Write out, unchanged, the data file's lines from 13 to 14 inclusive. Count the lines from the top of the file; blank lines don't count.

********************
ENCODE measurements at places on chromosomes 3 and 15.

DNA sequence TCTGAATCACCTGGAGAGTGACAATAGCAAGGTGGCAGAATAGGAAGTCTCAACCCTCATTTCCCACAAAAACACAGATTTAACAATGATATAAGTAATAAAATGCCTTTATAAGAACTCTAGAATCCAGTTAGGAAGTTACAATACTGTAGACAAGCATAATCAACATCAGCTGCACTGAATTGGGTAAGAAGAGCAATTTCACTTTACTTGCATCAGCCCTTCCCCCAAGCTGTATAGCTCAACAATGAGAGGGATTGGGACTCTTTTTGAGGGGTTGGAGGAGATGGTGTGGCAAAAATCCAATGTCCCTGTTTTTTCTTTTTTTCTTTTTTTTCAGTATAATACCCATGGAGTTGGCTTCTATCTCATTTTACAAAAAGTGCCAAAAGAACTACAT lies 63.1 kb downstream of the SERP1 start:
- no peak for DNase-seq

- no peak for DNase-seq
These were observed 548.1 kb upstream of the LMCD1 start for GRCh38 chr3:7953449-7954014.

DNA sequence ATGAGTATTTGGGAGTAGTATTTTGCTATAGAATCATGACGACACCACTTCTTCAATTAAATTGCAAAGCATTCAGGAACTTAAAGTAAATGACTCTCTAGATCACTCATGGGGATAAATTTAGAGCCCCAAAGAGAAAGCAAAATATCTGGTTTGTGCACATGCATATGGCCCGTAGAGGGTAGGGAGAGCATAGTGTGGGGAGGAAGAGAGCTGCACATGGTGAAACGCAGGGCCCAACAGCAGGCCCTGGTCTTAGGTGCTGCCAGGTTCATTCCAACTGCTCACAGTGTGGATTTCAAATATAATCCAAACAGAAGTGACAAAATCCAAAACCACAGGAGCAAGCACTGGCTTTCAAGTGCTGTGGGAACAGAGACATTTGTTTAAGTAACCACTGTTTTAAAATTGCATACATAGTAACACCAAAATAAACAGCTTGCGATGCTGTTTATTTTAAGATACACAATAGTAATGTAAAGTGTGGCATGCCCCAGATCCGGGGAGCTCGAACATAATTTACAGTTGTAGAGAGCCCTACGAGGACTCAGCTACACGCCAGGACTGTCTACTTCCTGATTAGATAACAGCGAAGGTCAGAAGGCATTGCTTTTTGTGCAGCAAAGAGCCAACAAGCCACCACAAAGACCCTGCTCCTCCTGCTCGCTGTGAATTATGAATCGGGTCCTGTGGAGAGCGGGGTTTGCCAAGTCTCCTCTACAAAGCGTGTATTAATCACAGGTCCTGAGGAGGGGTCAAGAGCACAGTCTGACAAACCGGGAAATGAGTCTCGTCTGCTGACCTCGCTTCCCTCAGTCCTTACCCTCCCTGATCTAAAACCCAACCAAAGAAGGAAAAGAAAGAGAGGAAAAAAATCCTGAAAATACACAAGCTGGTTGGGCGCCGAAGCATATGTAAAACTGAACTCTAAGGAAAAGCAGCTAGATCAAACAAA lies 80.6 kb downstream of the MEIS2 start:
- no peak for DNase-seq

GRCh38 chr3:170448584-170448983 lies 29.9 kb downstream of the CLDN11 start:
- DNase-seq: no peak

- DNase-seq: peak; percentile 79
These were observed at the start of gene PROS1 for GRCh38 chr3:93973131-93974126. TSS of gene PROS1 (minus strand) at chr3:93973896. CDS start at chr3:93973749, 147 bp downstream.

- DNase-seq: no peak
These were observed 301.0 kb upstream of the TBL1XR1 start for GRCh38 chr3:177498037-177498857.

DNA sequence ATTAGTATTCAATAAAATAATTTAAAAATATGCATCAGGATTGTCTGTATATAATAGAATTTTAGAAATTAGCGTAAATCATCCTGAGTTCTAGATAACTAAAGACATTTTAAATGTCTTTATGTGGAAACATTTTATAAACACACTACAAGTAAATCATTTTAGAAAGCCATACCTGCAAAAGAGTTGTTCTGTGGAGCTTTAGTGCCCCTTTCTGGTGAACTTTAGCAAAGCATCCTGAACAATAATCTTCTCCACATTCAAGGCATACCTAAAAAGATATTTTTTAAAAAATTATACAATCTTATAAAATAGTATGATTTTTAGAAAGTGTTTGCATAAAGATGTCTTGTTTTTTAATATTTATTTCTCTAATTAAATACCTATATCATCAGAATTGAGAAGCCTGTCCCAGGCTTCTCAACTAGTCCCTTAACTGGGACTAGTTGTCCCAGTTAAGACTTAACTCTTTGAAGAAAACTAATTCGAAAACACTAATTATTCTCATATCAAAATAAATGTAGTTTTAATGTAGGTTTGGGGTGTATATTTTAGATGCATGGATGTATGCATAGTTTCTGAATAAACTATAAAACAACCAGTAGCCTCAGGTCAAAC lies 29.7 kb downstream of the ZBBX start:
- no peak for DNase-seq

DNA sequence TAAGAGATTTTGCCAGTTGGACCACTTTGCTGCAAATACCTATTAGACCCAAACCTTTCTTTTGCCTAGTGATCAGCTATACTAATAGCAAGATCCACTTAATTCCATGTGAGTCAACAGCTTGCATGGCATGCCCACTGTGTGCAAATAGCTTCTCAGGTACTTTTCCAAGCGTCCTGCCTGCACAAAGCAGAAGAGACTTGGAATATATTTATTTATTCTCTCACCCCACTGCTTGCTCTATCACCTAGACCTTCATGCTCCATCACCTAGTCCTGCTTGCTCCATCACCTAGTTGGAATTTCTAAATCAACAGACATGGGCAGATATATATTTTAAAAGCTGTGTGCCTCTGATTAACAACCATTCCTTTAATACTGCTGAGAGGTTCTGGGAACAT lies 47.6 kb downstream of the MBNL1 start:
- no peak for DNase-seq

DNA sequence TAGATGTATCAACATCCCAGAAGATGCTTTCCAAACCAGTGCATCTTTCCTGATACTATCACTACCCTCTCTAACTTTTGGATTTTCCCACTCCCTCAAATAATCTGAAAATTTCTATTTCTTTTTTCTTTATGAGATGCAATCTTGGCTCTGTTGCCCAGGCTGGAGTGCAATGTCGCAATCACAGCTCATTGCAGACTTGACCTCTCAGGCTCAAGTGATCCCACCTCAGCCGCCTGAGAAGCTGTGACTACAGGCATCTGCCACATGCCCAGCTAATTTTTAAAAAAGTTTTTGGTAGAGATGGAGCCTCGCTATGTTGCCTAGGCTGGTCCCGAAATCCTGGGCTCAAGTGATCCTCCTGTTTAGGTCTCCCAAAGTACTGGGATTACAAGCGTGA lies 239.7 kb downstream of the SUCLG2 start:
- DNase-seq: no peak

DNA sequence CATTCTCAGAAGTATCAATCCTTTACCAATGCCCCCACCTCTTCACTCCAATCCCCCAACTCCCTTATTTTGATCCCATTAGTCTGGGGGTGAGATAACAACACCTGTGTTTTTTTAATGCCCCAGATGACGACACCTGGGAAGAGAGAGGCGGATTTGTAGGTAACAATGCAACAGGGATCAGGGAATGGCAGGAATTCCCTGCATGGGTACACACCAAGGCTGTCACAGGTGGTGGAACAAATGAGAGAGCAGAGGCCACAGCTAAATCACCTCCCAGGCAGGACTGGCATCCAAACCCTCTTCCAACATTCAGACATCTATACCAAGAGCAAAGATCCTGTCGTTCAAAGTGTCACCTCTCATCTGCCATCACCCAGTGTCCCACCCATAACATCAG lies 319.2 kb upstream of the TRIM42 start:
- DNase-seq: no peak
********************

These were observed 301.0 kb upstream of the TBL1XR1 start for GRCh38 chr3:177498037-177498857.

DNA sequence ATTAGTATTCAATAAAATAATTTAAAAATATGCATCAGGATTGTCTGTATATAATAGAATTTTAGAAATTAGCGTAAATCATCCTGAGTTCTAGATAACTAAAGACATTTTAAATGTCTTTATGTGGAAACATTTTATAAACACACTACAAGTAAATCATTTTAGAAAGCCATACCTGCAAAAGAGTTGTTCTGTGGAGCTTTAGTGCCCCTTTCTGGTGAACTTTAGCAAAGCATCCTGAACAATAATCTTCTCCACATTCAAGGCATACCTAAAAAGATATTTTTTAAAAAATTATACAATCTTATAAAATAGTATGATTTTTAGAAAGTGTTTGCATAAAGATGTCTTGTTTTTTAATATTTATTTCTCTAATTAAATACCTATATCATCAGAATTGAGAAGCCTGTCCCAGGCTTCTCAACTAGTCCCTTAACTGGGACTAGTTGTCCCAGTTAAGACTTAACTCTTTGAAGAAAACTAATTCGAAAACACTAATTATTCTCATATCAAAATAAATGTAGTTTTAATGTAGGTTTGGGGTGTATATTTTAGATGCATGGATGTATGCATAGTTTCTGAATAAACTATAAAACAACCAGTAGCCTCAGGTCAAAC lies 29.7 kb downstream of the ZBBX start: